And That Happened: Tuesday's Scores and Highlights

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Marlins 6, Astros 2: Two teams that, one day, we’ll all sit
around and say “yeah, I totally forgot that Pudge played for those
guys.” Stellar game for Ricky Nolasco (CG, 3 H, 2 ER, 10K). Three more
hits for Hanley.

Mets 9, Braves 4: Derek Lowe’s worst outing of the season (3.2
IP, 11 H, 8 ER) negates the Braves’ early four-run lead. Martin Prado
removed for a severe headache and will now go back to Georgia for
tests. When the Braves break bad, they really break bad.

Rays 5, Orioles 4: Every time I see Gabe Gross’ name I
immediately think of Greg Gross, but before the conscious part of my
brain concludes “different people,” the part of my brain that forms
impressions and snap-judgments thinks “man, that guy has to be 100
years old.” I’m guessing this will only get worse as I get older. Hell,
I picked Ivan DeJesus, Jr. in my Scoresheet League’s supplemental draft
yesterday and I’d by lying if I didn’t think of the late-70s Cubs as I
did it. Anyway, Gross hit a two-run homer, which ain’t too shabby for a
57 year-old guy who has hit only seven dingers over the course of his
17-year career.

Red Sox 10, Blue Jays 9: A couple of ugly starting pitching
performances from Ricky Romero and Josh Beckett, but the Red Sox
weathered the ugly storm a bit better. Kevin Youkilis returned from
suspension. Dustin Pedroia left the team to be with his wife who gave
birth. The little fellow was 5’9″ and 180 pounds. No word on the size
of the baby.

Giants 8, Reds 5: A day after Jonah pimps Lincecum’s MVP case,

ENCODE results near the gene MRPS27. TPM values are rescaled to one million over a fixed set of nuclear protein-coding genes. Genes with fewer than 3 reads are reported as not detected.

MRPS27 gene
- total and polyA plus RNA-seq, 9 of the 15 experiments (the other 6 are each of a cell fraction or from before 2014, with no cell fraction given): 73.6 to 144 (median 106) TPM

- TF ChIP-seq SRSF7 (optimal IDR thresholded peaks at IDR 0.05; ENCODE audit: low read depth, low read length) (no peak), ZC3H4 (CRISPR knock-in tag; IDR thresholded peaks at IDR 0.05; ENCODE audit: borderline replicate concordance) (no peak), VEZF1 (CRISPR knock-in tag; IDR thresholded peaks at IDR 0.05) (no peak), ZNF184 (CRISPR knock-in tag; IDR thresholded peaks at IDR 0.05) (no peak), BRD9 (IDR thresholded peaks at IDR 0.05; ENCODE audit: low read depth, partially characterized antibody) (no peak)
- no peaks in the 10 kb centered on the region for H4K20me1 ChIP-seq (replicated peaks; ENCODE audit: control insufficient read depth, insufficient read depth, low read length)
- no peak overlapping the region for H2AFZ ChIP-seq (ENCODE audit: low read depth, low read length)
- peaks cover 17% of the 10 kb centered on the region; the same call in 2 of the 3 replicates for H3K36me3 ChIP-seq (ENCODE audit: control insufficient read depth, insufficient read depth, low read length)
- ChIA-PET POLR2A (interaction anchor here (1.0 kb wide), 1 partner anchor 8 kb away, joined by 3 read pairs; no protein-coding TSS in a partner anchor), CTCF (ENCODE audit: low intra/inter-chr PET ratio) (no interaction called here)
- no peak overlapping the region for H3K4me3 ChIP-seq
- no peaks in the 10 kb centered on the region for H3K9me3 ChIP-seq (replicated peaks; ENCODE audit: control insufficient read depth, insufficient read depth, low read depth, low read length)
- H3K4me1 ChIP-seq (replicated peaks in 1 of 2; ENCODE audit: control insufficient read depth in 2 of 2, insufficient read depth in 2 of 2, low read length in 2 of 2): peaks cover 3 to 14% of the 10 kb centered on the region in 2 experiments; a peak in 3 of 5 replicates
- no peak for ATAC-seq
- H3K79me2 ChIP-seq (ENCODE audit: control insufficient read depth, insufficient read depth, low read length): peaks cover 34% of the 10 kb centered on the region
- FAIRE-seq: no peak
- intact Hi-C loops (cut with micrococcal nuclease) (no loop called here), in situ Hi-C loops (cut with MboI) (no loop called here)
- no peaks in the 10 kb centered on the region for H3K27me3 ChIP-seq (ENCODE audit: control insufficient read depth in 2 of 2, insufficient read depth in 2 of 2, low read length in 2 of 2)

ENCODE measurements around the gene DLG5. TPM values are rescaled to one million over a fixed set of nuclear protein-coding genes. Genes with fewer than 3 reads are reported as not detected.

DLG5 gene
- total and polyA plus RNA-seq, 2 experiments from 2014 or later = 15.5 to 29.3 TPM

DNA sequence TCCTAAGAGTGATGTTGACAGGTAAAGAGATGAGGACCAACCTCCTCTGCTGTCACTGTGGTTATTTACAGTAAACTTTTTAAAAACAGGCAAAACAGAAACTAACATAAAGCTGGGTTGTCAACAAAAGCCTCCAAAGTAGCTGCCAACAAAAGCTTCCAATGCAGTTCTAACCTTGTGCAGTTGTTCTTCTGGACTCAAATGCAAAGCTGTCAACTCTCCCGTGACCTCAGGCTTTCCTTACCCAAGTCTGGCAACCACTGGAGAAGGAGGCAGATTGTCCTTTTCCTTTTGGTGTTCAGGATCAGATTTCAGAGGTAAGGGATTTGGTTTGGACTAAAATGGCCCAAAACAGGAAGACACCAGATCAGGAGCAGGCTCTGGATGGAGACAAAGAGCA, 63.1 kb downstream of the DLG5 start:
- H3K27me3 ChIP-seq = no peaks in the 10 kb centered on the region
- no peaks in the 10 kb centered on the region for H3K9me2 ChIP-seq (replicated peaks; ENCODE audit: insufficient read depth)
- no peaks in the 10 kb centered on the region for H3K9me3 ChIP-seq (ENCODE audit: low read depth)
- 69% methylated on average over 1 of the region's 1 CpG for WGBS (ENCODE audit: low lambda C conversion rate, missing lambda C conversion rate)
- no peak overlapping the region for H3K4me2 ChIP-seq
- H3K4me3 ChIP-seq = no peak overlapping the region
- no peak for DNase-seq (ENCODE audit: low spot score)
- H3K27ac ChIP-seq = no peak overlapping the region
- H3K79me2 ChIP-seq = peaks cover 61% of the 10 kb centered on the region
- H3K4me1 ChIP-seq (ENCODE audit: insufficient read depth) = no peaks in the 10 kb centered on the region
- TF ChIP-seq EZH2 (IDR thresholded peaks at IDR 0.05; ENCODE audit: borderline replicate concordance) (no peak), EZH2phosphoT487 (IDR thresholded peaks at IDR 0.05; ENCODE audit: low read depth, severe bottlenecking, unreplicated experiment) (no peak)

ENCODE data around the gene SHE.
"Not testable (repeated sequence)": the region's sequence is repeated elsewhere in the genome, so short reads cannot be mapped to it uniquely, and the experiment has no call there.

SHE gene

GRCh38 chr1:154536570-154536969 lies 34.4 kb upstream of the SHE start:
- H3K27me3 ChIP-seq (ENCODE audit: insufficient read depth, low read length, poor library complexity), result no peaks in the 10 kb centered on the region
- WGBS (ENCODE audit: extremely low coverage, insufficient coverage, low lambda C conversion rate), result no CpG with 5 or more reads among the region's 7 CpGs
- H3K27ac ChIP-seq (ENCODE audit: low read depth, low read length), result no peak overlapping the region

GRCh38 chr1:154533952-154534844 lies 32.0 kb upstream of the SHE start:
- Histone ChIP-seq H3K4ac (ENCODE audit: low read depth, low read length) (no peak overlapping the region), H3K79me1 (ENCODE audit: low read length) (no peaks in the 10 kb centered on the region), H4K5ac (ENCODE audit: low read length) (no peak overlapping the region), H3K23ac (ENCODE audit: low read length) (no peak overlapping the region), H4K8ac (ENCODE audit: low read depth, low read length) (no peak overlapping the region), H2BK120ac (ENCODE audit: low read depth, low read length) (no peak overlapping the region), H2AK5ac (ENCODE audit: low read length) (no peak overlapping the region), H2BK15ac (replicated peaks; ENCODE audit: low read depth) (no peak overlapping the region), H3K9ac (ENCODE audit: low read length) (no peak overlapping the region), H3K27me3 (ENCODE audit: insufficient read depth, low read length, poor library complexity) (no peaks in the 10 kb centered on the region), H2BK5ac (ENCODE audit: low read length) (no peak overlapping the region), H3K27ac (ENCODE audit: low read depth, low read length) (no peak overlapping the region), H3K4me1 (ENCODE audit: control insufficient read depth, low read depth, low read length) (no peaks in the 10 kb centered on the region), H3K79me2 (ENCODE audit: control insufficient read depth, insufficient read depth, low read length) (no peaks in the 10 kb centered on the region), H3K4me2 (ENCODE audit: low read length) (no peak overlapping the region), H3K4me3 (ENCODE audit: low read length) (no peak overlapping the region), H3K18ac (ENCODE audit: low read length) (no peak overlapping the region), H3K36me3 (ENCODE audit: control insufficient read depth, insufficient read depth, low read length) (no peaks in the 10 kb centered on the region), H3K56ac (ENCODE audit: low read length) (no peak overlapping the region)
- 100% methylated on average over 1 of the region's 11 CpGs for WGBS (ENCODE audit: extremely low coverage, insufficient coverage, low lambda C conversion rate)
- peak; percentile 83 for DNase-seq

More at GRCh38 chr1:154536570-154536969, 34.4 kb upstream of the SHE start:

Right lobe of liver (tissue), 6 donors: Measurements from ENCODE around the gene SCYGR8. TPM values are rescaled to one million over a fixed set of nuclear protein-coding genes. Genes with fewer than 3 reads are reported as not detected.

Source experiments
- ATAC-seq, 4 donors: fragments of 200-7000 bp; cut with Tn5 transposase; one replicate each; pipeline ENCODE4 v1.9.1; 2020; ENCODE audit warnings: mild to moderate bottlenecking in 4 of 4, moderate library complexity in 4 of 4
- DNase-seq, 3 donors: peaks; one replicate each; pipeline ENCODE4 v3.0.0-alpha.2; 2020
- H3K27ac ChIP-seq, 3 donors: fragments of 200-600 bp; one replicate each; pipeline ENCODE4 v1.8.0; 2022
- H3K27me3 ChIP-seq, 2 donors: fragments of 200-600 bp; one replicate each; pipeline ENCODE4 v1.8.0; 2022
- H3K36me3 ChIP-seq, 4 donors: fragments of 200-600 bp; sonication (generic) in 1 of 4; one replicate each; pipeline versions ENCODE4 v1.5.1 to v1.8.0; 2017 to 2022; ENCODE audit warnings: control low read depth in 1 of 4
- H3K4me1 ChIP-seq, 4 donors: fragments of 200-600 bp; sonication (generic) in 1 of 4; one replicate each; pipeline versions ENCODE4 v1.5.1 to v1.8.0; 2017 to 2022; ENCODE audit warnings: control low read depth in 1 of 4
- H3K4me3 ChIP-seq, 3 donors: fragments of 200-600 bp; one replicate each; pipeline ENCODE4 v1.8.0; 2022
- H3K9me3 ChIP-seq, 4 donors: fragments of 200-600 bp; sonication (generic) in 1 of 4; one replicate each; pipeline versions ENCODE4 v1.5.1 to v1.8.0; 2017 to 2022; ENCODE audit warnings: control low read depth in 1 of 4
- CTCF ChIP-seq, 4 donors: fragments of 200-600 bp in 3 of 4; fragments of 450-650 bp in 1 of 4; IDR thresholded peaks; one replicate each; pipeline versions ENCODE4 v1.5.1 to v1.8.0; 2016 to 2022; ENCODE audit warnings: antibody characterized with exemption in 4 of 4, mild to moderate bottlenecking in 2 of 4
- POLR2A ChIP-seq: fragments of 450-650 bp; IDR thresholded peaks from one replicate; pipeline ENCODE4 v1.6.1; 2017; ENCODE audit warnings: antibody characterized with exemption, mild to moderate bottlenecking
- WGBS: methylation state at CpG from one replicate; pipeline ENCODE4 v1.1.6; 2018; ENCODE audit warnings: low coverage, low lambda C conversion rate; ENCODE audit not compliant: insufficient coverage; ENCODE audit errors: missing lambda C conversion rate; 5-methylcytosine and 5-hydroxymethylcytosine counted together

Timmy drops a relative stinker (6 IP, 6 H, 5 R). The Giants pull it
out, however, because they’re facing the Reds, who hath been baptized
with a curse, and for whom a spirit of the air hath begirt them with a
snare and for whom in the wind there is a voice which shall forbid them
to rejoice. Or they just suck, I can’t decide which.

Tigers 5, Mariners 3: Porcello vs. Hernandez, the combined age
of whom is 0.93 Moyers. Hernandez pitches better (7 IP. 5 H. 1 ER, 9K),
but the Tigers beat up reliever Mark Lowe for the come from behind win.
Bad day to be a Lowe in baseball.

Pirates 5, Brewers 2: Ross Ohlendorf is putting together a nice second half, and gave up one run over seven innings at PNC last night.

Angels 5, Indians 4: I ripped this observation off of someone on
Facebook, but it’s worth repeating to those of you who, unlike me, have
real live friends: The batting averages of the Angels nine starters
after last night’s game: .308, .310, .310, .313, .303, .307, .300,
.300, 313. For those of you who care, two teams — The 1927
Philadelphia Athletics and 1930 St. Louis Cardinals — each had ten players who hit over .300 during the same season.

Rockies 4, Nationals 3: Carlos Gonzalez homers for the third
straight game. From the game story “Washington’s first game since
signing No. 1 draft pick Stephen Strasburg to a record $15.1 million